Yemen’s President Abd-Rabbu Mansour Hadi has condemned the “assassination” of the head of a Yemeni liberal political party in the capital Sanaa.
Mohammed Abdel Malek al-Mutawakel, secretary-general of the Union of Popular Forces party, was “fatally shot in the neck” by a gunman on a motorcycle on a street in central Sanaa, his daughter Radhia told the AFP news agency.
A medical source confirmed the death. It was not immediately clear why Mutawakel was targeted.
Mansour said on Monday that authorities would “pursue the perpetrators and hold them accountable”, adding that the shooting aimed to “create chaos in Yemen”.
The attack came a day after Shia rebels and their political rivals, including Mutawakel’s party, signed an agreement to form a new technocratic government to resolve the country’s political crisis.
The Houthi rebels also denounced the killing of Mutawakel, blaming authorities for failing to provide enough security for the political leader.
Al Jazeera’s Omar Al Saleh, reporting from Sanaa, said the killing will further inflame tensions in the conflict-torn country.
“This assassination is considered to be a blow for the breakthrough that happened regarding forming a government. [Mutawakel] was seen as a link between the warring parties,” our correspondent said.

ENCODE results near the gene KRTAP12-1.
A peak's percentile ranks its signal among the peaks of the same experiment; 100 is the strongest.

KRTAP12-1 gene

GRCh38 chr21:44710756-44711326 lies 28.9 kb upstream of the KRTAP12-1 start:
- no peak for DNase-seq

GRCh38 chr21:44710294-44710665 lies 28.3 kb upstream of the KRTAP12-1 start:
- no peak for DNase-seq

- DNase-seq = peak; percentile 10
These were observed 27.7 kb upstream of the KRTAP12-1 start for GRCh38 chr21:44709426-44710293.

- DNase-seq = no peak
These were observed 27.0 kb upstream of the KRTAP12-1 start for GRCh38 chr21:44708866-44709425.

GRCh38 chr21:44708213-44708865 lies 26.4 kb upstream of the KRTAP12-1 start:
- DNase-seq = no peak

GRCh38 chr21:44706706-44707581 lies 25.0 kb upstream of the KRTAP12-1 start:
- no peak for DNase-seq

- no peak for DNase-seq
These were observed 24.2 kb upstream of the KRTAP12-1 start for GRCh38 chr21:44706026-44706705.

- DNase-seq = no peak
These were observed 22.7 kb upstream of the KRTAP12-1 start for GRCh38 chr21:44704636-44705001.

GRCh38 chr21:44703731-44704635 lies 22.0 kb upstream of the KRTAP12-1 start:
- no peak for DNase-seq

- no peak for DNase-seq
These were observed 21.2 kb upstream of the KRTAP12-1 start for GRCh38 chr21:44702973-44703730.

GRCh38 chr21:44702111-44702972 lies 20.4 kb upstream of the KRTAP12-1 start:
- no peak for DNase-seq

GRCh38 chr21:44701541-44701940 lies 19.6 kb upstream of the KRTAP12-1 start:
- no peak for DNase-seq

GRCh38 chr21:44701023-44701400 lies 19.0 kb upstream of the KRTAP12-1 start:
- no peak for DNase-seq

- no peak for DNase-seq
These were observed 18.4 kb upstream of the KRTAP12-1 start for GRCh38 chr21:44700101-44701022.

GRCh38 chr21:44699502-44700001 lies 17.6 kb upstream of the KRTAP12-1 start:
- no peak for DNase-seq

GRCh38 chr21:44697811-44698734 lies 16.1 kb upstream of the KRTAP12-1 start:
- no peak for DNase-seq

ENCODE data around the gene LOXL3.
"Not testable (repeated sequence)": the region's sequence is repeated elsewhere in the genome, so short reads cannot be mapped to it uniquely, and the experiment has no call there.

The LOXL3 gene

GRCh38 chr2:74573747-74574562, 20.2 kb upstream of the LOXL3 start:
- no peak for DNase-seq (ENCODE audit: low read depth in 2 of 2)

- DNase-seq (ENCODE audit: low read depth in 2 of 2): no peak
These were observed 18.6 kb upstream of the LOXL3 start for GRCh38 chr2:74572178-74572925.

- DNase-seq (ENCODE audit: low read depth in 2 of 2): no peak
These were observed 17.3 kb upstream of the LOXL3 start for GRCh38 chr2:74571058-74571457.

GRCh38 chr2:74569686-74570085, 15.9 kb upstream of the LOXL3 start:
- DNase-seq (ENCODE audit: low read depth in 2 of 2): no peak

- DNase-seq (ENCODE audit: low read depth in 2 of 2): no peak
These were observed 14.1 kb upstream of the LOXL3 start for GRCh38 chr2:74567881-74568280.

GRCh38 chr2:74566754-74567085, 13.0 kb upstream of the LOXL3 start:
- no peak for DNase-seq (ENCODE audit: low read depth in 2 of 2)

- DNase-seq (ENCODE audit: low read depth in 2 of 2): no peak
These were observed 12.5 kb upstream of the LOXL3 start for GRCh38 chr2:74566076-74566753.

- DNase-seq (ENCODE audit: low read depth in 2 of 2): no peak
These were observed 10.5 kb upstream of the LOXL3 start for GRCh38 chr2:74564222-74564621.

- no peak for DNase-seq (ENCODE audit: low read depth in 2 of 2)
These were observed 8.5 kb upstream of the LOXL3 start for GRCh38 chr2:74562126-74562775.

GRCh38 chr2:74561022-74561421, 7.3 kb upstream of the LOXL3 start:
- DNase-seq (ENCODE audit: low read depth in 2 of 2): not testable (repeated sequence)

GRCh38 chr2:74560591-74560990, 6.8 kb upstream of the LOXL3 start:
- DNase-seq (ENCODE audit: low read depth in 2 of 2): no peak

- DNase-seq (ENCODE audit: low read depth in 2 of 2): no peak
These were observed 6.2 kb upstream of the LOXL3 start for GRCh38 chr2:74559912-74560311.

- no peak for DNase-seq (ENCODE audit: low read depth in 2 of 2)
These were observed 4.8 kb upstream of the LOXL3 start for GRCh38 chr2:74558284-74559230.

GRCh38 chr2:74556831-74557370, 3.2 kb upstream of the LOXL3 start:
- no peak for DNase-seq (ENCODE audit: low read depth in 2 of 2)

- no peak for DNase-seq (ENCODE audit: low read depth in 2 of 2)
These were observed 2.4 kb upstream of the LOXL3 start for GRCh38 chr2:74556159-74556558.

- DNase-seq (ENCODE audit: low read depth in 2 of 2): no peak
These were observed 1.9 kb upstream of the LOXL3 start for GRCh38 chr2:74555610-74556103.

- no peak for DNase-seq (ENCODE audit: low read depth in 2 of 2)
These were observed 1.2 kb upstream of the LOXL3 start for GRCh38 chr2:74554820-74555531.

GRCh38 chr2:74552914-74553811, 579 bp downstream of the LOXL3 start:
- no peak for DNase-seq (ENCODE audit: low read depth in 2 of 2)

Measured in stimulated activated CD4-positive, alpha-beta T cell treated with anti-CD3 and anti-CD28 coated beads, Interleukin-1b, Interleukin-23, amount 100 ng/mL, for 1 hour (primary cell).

One of the founders of the current ruling party in Yemen before he turned to opposition, Mutawakel had been helping to negotiate a peace deal between Houthi rebels and the government.
But Mutawakel was also a controversial figure, accused of backing the Houthis behind the scenes.
Meanwhile, further west in the Red Sea port city of Hudeida, suspected al-Qaeda fighters killed 18 Yemeni troops and captured 15 others, security and tribal sources said on Sunday.
The overnight attack targeted security headquarters in Hudeida, which Shia Houthi rebels seized in mid-October as they spread across several towns and cities, facing almost no resistance from government forces.
Al-Qaeda frequently carries out attacks on Yemen’s security forces and it has been locked in deadly battles with the Houthi rebels.
Yemen, a key US ally, has allowed Washington to conduct drone strikes against al-Qaeda on its territory.